Investors heed Lynch’s advice. They are not guided by Mr. Market, nor do they try to time his mood. But rather, estimate fair value and then compare it to Mr. Market’s offering. In their minds two are distinct; sometimes in unison and sometimes wildly divergent. Why do they diverge? Countless reasons, not least of which, as cited above, is the reflexivity of speculators’ actions guided by price, pushing it to extremes in one direction or another. Sometimes it’s apparent, but more often than not it’s more nuanced and not elementary to determine. Despite the uncertain future, investors are still willing to try to envision the long-term future for the business, while at the same time understanding that many aspects, like the market’s fluctuations, are not in their control. Besides, if an investor holds a portfolio of assets believed to be undervalued, why should it matter what the market does? If the market declines, and with it those holdings, cheaper prices are a gift given the fundamentals remain unaffected. Of course, determining the impact on fundamentals is the name of the game. But if the necessary work is put in, it’s a higher probability bet than reacting to or anticipating price gyrations. Investing in high-quality businesses with strong competitive advantages and a long growth runway is a winning strategy over time. Not only despite the market’s impetuous swings, but because of them. Peter Lynch again: “I’d love to be able to predict markets and anticipate recessions, but since that’s impossible, I’m satisfied to search out profitable companies as Buffett is. I’ve made money even in lousy markets, and vice versa.”

For speculators, a manic depressive Mr. Market causes anxiety. Risk is volatility, not permanent loss of capital. And oftentimes, many investors reveal their true speculator colors, and volatility becomes permanent loss of capital. It’s not entirely nonsensical if quarterly performance is the focus; it’s hard to underestimate the influence of incentives. Maybe it can be disguised as prudent risk mitigation. But aren’t lower prices generally less risky? On the other hand, maybe the fundamental story is re-evaluated given a new environment. Hopefully, because an investor buying or selling only because the price has gone up or down seems inconsistent. Sometimes, prudent speculation can be a part of an investor’s strategy. Legendary investors like George Soros, Stanley Druckenmiller, and Paul Tudor Jones focus on price charts, supply and demand, and liquidity to inform some of their more macro oriented trades. Their ability to understand what price action is indicating and to take advantage of the likely subsequent moves is extraordinary. But for each well-informed speculative bet, there is far more senseless gambling by those who are overconfident in their clairvoyance.

Should stocks be bought at all time lows or all time highs? Should losers be cut and winners be added to, expecting continued momentum? Or should losers be doubled down on and winners trimmed, expecting mean reversion? Ironically, both momentum and value factors have exhibited statistically significant outperformance over time. There are no cut-and-dry rules for trading price movements. Prices will fluctuate in random walks over the short term, reacting to the bombardment of hot off the press headlines. Whether the news signifies a change in value or is just noise is for each investor to judge. Only time will tell, not price.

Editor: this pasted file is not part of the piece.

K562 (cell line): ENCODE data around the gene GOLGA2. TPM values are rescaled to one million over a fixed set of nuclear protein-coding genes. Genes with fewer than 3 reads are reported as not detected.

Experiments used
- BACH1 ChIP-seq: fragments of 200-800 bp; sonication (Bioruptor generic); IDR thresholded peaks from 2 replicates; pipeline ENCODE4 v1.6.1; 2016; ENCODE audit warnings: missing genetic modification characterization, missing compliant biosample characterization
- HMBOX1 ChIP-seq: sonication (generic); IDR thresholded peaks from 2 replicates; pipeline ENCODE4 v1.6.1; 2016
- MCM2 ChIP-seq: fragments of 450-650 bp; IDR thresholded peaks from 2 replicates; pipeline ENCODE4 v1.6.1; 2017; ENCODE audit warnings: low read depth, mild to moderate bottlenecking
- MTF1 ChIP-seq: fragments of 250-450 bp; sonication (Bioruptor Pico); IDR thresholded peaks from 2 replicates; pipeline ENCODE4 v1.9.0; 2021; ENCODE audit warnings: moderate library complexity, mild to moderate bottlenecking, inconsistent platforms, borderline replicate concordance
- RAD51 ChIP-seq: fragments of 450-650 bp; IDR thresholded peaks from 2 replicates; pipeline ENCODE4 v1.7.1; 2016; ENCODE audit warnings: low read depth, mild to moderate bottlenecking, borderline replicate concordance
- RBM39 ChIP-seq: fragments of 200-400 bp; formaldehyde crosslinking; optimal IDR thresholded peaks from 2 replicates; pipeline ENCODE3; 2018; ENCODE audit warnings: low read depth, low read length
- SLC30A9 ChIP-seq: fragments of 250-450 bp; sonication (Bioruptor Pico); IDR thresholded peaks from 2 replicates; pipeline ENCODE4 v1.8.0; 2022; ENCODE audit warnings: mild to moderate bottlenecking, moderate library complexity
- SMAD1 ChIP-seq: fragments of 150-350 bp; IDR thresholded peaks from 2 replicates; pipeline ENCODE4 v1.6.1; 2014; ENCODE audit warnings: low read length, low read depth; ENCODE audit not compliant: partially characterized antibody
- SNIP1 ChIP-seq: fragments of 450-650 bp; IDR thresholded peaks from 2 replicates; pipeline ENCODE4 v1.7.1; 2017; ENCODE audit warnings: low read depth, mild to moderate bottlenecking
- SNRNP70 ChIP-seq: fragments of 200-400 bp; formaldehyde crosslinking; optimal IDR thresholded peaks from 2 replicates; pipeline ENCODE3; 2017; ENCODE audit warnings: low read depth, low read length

Near term stock price movements are completely dependent on what the marginal participant is willing to pay, which is heavily influenced by psychology and thus impossible to foresee. Still, speculation on daily, weekly, or monthly price movements is all too prevalent. Instant gratification and myopic loss aversion are difficult to resist. As too is fitting in with the crowd. It can be quite uncomfortable to go against the herd despite the massive rewards for a lonely conviction proven correct. But being contrarian for contrarian’s sake will not guarantee riches. The truly successful investors are simply ambivalent; as Buffett says, “The most important quality for an investor is temperament, not intellect. You need a temperament that neither derives great pleasure from being with the crowd or against the crowd.”

When the crowd loves gambling, one does not have to participate. There is no need to join the loudly cheering throng surrounding the roulette tables when there are seats open at the poker table. You’ll likely walk away with more cash in the end; that is, if you recognize you’re not the patsy. If you have an edge, place your bets wisely, and are not be forced into actions that interrupt the wonder of compounding, the odds are more on your side. Further, knowing how much to bet is almost as important as what you’re betting on. The Kelly Criterion can be helpful in deciding how much money to risk based on your edge and the given odds. Without an edge, you shouldn’t bet. Unless the roulette wheel is rigged, the house always has the edge. But like those at the poker, as well as blackjack, tables, investors can exploit their edge when the cards are appear favorable. Coincidentally, the formula has been used to beat the dealer as well as the market. Maybe the market is more like a casino after all.